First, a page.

January 10, 2018 9:00 am
The suggestion that women are not advancing in science because of innate inability is being taken seriously by some high-profile academics.
September 29, 2017 9:00 am
Parents can help teach their kids about gender equality by never using gender as an excuse for behavior, experts say.
September 19, 2017 9:00 am
A new study published in Journal of Medical Ethics by van der Zande et al1 further highlights why classifying pregnant women as a ‘vulnerable population’ in the context of research is deeply problematic. Because the designation of ‘vulnerable’ is otherwise applied to populations whose decision-making capacity about research participation is somehow compromised—such as children and adults of limited cognitive ability—many of us have been arguing for some time that using this designation for pregnant women is inappropriate and disrespectful.
July 25, 2017 9:00 am
The JASONs, a group of elite scientists that advises the US government on national security, has weighed in on issues ranging from cyber security to renewing America’s nuclear arsenal. But at a meeting in June, the secretive group took stock of a new threat: gene drives, a genetic-engineering technology that can swiftly spread modifications through entire populations and could help vanquish malaria-spreading mosquitoes.
June 14, 2017 9:00 am
Julianna Snow is dying of an incurable disease. She’s stable at the moment, but any germ that comes her way, even just the common cold virus, could kill her. She’s told her parents that the next time this happens, she wants to die at home instead of going to the hospital for treatment. If Julianna were an adult, there would be no debate about her case: She would get to decide when to say “enough” to medical care and be allowed to die. But Julianna is 5 years old. Should her parents have let her know how grave her situation is? Should they have asked her about her end-of-life wishes? And now that those wishes are known, should her parents heed them?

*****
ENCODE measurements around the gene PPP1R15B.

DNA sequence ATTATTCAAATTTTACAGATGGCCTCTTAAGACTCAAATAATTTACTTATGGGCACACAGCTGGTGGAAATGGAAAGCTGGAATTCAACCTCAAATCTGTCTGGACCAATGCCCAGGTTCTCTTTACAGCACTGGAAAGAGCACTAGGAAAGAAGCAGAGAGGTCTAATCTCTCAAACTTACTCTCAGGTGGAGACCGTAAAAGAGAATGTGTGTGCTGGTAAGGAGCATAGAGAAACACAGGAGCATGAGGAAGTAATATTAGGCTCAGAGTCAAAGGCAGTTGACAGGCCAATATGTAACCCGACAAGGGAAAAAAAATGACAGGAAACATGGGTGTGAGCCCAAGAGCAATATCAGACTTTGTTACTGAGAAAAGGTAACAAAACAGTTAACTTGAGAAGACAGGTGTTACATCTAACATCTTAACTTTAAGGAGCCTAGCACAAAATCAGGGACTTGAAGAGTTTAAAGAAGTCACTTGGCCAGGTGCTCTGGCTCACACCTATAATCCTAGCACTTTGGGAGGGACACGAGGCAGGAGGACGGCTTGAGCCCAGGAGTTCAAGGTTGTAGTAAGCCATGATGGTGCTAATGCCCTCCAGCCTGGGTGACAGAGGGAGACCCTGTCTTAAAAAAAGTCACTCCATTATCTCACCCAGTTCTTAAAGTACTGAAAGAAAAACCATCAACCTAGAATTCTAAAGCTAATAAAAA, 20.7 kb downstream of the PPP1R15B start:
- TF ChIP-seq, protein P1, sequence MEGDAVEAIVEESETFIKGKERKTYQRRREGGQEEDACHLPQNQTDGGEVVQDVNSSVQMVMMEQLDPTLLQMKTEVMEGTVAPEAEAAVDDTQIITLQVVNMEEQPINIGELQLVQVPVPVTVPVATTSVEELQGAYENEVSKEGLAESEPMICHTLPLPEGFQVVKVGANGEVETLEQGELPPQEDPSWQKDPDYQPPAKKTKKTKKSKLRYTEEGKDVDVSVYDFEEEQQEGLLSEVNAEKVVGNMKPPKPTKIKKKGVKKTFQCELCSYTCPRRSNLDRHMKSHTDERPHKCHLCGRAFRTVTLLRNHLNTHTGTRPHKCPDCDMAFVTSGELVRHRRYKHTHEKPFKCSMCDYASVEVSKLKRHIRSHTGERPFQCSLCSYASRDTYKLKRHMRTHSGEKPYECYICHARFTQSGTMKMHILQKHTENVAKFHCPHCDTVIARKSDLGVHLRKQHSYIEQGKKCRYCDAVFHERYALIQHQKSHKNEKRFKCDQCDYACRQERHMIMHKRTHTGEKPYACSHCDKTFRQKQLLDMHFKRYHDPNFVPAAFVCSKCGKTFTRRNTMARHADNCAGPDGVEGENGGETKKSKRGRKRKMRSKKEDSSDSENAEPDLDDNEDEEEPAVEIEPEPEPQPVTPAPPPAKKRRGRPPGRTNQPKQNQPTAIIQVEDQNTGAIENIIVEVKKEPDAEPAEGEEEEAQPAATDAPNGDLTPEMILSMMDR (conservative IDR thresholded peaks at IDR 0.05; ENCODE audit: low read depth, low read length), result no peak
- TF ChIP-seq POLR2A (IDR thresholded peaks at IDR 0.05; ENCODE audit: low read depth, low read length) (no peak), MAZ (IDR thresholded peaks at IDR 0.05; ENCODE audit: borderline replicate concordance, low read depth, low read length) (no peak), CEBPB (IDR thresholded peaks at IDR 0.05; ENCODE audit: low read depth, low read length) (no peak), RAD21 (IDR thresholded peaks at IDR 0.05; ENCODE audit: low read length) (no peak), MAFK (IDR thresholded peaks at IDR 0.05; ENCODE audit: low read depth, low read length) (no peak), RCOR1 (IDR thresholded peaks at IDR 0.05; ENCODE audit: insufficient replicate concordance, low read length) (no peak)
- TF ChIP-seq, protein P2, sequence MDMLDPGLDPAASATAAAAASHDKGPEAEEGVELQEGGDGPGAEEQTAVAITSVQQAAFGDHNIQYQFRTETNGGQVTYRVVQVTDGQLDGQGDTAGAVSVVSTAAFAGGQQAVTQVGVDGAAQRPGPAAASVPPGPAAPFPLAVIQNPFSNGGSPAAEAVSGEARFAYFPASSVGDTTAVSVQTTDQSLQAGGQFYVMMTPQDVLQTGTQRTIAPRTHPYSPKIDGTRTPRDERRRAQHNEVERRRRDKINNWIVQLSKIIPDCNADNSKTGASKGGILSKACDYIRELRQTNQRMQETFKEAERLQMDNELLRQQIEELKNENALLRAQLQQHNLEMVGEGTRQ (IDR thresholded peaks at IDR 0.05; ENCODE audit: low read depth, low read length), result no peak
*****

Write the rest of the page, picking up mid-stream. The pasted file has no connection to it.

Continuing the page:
June 9, 2017 9:00 am
Physicians might not be able to find a best solution or process for resolving more difficult ethical dilemmas, such as how they should best distribute limited resources. They could, however, pursue a path that most respects and benefits their patients and themselves.
May 18, 2017 9:00 am
Physicians’ narratives of their own experiences of illness can be a kind of empathic bridge across the divide between a professional healer and a sick patient. This essay considers ways in which physicians’ narratives of their own and family members’ experiences of cancer shape encounters with patients and patients’ experiences of illness.
February 15, 2017 9:00 am
USA Swimming, the nation’s organizing body for the sport, has some 337,000 members — of whom only 1.3 percent are black. Today, nearly 60 years after the abolishment of Jim Crow laws that kept African Americans from pools and safe swimming places, many children still never get the chance to swim.
January 30, 2017 9:00 am
Using a large data set that includes the genders and ages of authors and reviewers from 2012 to 2015 for the journals of the American Geophysical Union (AGU), we show that women were used less as reviewers than expected (on the basis of their proportion of membership of the society and as published authors in AGU journals). The bias is a result of authors and editors, especially male ones, suggesting women as reviewers less often, and a slightly higher decline rate among women in each age group when asked.
January 17, 2017 9:00 am
Since the days when my mother wouldn’t let my older brother go out to play stickball if I wasn’t with him, there’s been a lot of progress in attitudes toward those we now call developmentally or intellectually challenged.